While football’s governing bodies across Europe do little to combat racism, imposing paltry fines (less than 50p per racist as Simon Jordan put it) for vile chants that happen with uncomfortable frequency, in Britain things are different. Racism is far from dead, but as one of the world’s most culturally integrated countries we pride ourselves on not tolerating such behaviour.
Having sat in the Park Lane end next to the away fans I’ve heard antisemitic abuse numerous times. (I will add that I’ve heard Spurs fans reply with equally heinous insults). It’s a strange thing to see, antisemitic abuse aimed at people that for the most part aren’t Jewish. Regardless, as decent human beings we find it disturbing that people will use one of the greatest crimes in human history as the basis for an insult. Hissing, imitating the gas chambers, is all too common.
According to John Efron in ‘When is a Yid not a Jew?’ from Emancipation Through Muscles: Jews and Sports in Europe the first instances of antisemitic abuse at Tottenham games date back to around 1974/75, particularly in the London derbies against West Ham, Chelsea and Arsenal. Spurs fans adopted the Jewish identity for themselves to blunt the edge of the taunt and by the 1980-81 season ‘yiddo culture’ had started en masse. On one side Spurs fans, Jew and gentile, waved stars of David and referred to themselves as Yids, while opposition chants (now nationwide and internationally) ranged from gentle ribbing about foreskins and pork consumption to taunts about the holocaust.
There is a similar situation at Ajax. In 2004 the club appealed to fans to drop their pseudo-Jewish identity. According to Ajax fan Babette van Haaren, there are less Israeli flags and banners with the word ‘Joden’ (the Dutch word for Jews), but the chants still persist. The issue of antisemitism reared its ugly head recently when Den Haag’s Lex Immers was caught on video singing ‘we’re going hunting Jews’ in reference to a victory over the Amsterdam club, which prompted Ajax’s current chairman to make the plea again.
A statement from Tottenham Hotspur this week said, “A small number of both Jewish and non-Jewish Spurs fans use the Y word in what they consider to be an inoffensive manner”. Anyone who has been to White Hart Lane or seen a game on television will testify that this ‘small number’ must be incredibly vocal. This kind of misinformation is one of the reasons I’m forced to respond to comments and defend the name of my blog so often. Not getting the irony Alan Hansen referenceis understandable, but by You’ll Win Nothing With Yids I’m obviously not suggesting Jewish athletes are doomed to failure as couple of people have assumed.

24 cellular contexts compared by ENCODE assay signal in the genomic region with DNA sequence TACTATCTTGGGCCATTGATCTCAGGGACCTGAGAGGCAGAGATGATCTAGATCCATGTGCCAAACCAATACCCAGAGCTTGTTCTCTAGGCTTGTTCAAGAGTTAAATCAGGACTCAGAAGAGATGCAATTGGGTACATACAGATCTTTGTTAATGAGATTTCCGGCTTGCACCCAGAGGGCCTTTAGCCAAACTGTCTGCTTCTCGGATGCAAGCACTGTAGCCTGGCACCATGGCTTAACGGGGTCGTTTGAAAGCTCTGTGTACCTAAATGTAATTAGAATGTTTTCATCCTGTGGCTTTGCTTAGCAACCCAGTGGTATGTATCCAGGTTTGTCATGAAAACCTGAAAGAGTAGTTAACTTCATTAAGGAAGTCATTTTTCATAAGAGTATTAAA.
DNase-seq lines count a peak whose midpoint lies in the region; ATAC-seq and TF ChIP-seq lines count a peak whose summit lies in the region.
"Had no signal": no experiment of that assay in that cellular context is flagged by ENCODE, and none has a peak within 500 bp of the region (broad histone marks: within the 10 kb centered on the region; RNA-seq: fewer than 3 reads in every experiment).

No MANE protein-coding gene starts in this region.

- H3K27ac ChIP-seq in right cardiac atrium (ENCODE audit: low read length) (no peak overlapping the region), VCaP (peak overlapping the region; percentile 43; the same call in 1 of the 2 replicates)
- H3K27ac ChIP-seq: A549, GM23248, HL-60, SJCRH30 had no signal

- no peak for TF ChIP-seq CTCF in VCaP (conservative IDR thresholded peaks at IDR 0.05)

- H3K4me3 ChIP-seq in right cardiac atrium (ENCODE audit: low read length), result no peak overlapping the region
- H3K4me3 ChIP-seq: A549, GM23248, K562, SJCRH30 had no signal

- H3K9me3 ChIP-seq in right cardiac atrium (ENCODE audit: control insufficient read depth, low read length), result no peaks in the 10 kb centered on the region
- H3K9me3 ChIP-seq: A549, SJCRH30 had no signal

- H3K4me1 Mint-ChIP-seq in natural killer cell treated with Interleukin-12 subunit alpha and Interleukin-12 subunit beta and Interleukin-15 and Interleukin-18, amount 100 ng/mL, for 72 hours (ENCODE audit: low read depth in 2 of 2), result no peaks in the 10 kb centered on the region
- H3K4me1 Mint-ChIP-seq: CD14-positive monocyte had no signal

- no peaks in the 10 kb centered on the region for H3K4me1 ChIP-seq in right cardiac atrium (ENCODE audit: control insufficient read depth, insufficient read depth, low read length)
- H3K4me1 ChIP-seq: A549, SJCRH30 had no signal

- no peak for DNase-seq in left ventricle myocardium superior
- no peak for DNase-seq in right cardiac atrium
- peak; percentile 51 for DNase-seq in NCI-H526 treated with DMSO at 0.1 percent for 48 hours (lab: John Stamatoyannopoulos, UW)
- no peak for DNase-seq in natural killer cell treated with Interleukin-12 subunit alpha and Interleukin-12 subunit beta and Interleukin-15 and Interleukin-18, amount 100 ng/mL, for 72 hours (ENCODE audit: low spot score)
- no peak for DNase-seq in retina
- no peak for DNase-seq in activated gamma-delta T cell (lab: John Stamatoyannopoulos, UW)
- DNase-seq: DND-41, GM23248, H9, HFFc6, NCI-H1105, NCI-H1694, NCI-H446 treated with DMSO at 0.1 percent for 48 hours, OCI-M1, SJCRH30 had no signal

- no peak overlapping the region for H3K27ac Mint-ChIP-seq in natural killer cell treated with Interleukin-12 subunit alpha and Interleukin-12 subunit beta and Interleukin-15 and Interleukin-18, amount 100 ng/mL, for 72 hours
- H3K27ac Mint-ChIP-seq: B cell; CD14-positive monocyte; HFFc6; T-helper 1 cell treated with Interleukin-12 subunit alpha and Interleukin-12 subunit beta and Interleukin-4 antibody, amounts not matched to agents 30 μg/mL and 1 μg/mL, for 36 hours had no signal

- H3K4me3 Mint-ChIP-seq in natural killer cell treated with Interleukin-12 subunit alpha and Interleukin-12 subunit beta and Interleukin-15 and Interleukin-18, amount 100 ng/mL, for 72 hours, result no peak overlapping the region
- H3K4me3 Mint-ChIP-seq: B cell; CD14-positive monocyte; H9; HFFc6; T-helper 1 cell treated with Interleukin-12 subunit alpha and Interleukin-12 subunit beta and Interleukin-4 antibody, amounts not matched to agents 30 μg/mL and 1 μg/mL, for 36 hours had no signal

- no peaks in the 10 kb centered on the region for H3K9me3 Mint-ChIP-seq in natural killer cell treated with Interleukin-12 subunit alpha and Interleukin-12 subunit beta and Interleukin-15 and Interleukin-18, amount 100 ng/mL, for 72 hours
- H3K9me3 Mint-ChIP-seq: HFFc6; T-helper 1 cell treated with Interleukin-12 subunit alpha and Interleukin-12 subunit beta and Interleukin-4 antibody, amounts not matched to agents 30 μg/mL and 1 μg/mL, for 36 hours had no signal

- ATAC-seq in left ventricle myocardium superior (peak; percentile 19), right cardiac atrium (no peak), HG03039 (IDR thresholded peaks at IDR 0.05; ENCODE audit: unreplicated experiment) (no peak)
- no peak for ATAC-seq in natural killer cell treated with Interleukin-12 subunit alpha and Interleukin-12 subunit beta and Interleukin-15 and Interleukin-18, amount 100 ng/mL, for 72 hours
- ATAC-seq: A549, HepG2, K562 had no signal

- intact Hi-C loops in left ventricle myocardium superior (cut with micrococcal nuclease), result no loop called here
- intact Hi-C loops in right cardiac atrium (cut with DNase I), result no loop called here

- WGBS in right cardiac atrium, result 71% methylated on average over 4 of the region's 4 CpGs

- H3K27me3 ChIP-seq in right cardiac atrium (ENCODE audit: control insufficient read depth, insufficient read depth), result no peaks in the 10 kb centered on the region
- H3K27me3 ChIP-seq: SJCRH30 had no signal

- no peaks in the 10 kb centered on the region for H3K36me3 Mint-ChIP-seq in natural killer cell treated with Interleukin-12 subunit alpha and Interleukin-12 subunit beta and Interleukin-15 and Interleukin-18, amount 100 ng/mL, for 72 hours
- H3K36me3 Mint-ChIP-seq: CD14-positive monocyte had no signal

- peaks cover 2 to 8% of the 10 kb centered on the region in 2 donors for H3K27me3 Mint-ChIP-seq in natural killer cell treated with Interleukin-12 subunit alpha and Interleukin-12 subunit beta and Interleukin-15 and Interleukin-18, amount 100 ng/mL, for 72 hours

It isn’t a minority that chant ‘yid army’ and ‘yiddo’, it’s almost as many as for ‘Come on you Spurs’. It is interesting that it was Ledley King in the video rather than Jermain Defoe. I don’t recall either coming out and saying they’d rather we didn’t sing ‘Jermain Defoe, he’s a yiddo’, which they hear every time they play.
The issue isn’t what the players are saying (although it is hard to take Gary Lineker seriously post-Brass Eye). The soundbites are good, reminiscent of Eric Cantona and Les Ferdinand doing ‘You see a black man, a French man?… I’d rather play football’, but not quite as good. The subtext seems to be that Spurs fans are somehow responsible for the antisemitism directed at them by using the word. If only we’d stop saying yids this would all go away. We are accused of legitimising the use of the word, but by that logic Dr Dre and Chris Rock only have themselves to blame if someone calls them a ‘nigger’.
The idea is to ‘raise awareness’ and it’s good that issue is getting some attention, but surely David and Ivor Baddiel surely aren’t suggesting that the mob singing ‘Spurs are on their way to Auschwitz, Seig Heil, Hitler’s gonna gas ‘em again’ don’t understand the words they’re saying? Perhaps there are fans that need educating.
The 90-second video happily cuts from hateful taunts to a group of Spurs fans chanting ‘yiddo’ in support of their team, as if the two are in any way similar. “It’s against the law to call someone a y-word in the street”, Frank Lampard says. Of course it isn’t. I’ve done it and when I’m in my Tottenham shirt people shout it at me. As a Spurs fan you wouldn’t think of shouting anything else.
As the vast majority of Tottenham fans aren’t Jewish some say it isn’t possible for them to reclaim the word, but if we haven’t reclaimed it we’ve appropriated it at the very least and we aren’t giving it back. The NAACP would like to see the back of the word N word, but they have to be realistic and appreciate that to some extent, the rise in its usage in hip hop and African American culture generally, has taken a lot of the power out of the word.
The meaning of words can change, especially slang words, and while I acknowledge the issue is complicated and I don’t want to cause offence if it can be helped, it is my opinion that if you don’t like the use of ‘yids’ and ‘yiddos’ by Tottenham fans you will just have to lump it.